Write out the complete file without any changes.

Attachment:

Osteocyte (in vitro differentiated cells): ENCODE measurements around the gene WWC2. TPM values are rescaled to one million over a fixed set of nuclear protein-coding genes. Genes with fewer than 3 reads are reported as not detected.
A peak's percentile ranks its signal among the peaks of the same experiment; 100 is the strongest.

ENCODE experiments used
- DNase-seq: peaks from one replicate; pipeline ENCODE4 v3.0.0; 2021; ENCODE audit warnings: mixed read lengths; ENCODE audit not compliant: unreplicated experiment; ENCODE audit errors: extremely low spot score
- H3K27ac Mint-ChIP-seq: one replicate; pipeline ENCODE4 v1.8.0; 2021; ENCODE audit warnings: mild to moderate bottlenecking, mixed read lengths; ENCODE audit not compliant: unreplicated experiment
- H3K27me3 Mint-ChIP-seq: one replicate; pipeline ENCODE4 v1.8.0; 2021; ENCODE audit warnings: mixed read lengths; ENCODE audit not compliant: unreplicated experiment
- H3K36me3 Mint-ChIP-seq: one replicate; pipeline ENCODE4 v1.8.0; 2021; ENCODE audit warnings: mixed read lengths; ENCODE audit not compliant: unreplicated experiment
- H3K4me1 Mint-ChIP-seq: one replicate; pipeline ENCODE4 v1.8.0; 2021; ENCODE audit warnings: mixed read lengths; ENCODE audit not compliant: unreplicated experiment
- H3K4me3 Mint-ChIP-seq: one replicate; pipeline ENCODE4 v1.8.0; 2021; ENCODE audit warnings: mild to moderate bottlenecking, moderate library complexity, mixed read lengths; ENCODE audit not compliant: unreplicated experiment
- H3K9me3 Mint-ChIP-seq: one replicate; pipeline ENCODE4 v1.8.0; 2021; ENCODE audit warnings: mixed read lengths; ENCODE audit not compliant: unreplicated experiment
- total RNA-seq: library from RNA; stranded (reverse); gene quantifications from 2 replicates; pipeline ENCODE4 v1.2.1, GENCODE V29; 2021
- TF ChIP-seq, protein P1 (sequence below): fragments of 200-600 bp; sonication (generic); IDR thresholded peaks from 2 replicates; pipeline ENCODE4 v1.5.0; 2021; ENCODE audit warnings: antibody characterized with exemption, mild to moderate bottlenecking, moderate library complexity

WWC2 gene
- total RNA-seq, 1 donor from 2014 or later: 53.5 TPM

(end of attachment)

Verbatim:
Osteocyte (in vitro differentiated cells): ENCODE measurements around the gene WWC2. TPM values are rescaled to one million over a fixed set of nuclear protein-coding genes. Genes with fewer than 3 reads are reported as not detected.
A peak's percentile ranks its signal among the peaks of the same experiment; 100 is the strongest.

ENCODE experiments used
- DNase-seq: peaks from one replicate; pipeline ENCODE4 v3.0.0; 2021; ENCODE audit warnings: mixed read lengths; ENCODE audit not compliant: unreplicated experiment; ENCODE audit errors: extremely low spot score
- H3K27ac Mint-ChIP-seq: one replicate; pipeline ENCODE4 v1.8.0; 2021; ENCODE audit warnings: mild to moderate bottlenecking, mixed read lengths; ENCODE audit not compliant: unreplicated experiment
- H3K27me3 Mint-ChIP-seq: one replicate; pipeline ENCODE4 v1.8.0; 2021; ENCODE audit warnings: mixed read lengths; ENCODE audit not compliant: unreplicated experiment
- H3K36me3 Mint-ChIP-seq: one replicate; pipeline ENCODE4 v1.8.0; 2021; ENCODE audit warnings: mixed read lengths; ENCODE audit not compliant: unreplicated experiment
- H3K4me1 Mint-ChIP-seq: one replicate; pipeline ENCODE4 v1.8.0; 2021; ENCODE audit warnings: mixed read lengths; ENCODE audit not compliant: unreplicated experiment
- H3K4me3 Mint-ChIP-seq: one replicate; pipeline ENCODE4 v1.8.0; 2021; ENCODE audit warnings: mild to moderate bottlenecking, moderate library complexity, mixed read lengths; ENCODE audit not compliant: unreplicated experiment
- H3K9me3 Mint-ChIP-seq: one replicate; pipeline ENCODE4 v1.8.0; 2021; ENCODE audit warnings: mixed read lengths; ENCODE audit not compliant: unreplicated experiment
- total RNA-seq: library from RNA; stranded (reverse); gene quantifications from 2 replicates; pipeline ENCODE4 v1.2.1, GENCODE V29; 2021
- TF ChIP-seq, protein P1 (sequence below): fragments of 200-600 bp; sonication (generic); IDR thresholded peaks from 2 replicates; pipeline ENCODE4 v1.5.0; 2021; ENCODE audit warnings: antibody characterized with exemption, mild to moderate bottlenecking, moderate library complexity

WWC2 gene
- total RNA-seq, 1 donor from 2014 or later: 53.5 TPM